Formerly:   Bank of Bengal and Imperial Bank of India
Address:     15-19 Sule Pagoda Road
Year built:   1914
Architect:    Unknown

This building was recently repainted in white and blue—clearly the colours of choice for the MEB’s historic branches in Yangon. The historical accuracy of the renovations are dubious, which adds to the building’s extravagance. Tall Ionic columns connect the top two floors. An imposing corner tower overlooks Strand Road. There are numerous pediment designs above the windows, some triangular, others semicircular. The same patterns also feature in the arches at the top. The main arch, above the main entrance on Sule Pagoda Road, is rounded; a corporate insignia probably adorned this space once. Balustrades line some of the windows and the edges of the roof. A closer look at the building reveals a superficial paint job: the weeds on the tower have not been cleared away, nor did painters see to the building’s side and back which are still in its previous yellow coating. Note the small annex building between the main building and the First Private Bank next door.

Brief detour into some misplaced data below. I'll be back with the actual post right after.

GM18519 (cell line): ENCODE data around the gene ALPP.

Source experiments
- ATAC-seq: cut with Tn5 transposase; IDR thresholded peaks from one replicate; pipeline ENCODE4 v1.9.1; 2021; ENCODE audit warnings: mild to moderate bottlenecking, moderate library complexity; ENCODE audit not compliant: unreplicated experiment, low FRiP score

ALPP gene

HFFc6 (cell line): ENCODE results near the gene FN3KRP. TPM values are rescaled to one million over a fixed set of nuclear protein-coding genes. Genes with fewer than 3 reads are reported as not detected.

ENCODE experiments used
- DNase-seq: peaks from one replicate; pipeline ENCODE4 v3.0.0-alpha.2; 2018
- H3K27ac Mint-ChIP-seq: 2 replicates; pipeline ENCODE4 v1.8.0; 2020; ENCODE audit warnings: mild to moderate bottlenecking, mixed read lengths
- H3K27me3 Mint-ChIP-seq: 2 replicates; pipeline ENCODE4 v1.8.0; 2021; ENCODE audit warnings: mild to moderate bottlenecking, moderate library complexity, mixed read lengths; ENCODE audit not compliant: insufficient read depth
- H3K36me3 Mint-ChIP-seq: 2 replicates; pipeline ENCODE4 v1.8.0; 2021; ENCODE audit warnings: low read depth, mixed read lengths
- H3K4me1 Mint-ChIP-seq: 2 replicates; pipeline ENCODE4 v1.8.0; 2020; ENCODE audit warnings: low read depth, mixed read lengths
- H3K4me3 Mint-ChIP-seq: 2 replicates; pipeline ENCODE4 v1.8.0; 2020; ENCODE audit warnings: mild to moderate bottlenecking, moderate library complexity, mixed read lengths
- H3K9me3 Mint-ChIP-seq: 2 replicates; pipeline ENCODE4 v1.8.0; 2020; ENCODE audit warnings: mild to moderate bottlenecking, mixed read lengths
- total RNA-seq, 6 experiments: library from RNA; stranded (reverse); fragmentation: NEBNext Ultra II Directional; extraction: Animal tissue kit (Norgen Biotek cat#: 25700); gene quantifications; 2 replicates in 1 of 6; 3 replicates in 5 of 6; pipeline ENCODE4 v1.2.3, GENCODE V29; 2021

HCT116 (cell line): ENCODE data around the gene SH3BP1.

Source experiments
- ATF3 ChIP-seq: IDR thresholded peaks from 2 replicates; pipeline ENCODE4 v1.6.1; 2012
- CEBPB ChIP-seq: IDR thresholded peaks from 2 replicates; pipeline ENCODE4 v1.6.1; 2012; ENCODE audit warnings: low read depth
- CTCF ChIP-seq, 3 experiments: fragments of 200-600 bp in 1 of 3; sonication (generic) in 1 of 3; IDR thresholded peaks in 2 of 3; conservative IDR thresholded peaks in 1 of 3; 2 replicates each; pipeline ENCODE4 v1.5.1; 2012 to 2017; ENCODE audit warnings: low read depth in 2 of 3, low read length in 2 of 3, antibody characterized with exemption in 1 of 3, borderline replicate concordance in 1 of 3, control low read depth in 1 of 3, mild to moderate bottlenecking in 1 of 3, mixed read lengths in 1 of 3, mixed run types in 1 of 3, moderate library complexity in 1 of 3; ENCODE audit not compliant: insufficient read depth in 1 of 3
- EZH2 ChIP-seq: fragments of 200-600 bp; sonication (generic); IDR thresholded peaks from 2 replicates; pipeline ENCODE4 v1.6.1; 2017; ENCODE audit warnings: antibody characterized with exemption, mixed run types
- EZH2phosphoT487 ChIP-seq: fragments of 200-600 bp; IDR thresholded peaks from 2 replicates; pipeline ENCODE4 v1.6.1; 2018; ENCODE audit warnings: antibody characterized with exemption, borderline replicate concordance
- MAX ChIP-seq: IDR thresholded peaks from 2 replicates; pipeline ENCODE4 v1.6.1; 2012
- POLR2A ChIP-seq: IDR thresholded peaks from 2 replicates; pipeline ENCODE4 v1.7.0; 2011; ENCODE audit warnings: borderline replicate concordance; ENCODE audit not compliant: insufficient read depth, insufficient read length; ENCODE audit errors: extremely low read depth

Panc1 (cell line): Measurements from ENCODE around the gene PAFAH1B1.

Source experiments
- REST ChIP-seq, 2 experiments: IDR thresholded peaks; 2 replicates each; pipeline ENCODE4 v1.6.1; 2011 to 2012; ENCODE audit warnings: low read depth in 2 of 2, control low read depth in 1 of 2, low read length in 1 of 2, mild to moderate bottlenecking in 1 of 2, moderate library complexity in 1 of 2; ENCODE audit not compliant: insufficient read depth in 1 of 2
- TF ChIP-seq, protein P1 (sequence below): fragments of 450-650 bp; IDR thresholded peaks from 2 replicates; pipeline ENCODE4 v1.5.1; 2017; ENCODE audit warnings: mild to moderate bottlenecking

The small annex features similar details as the main building

The Bank of Bengal became the Imperial Bank of India after a merger in 1921. In his fantastic book on the history of the Burmese banking sector, Fiery Dragons, Sean Turnell writes that the Imperial Bank was by far the most important bank in colonial Burma. It took on central bank-like features during much of the period before independence. For example, it provided the system for clearing cheques. It also offered commercial lending, particularly to the Chettiar community, who in turn provided funds to much of Burma’s agricultural sector. The bank was renamed the State Bank of India after independence and operated on a much smaller scale after the war. It was nationalised in 1963 and became “People’s Bank No. 8”.

An ornate tower adorns the building corner

Unlike the parts of Strand Road by the General Post Office or the Strand Hotel, this is a quieter stretch. However, a major hotel construction at the Division Office Complex might change this dynamic. To make this section of the Strand more inviting, the architects should make the most of the building’s pedestrian arcade.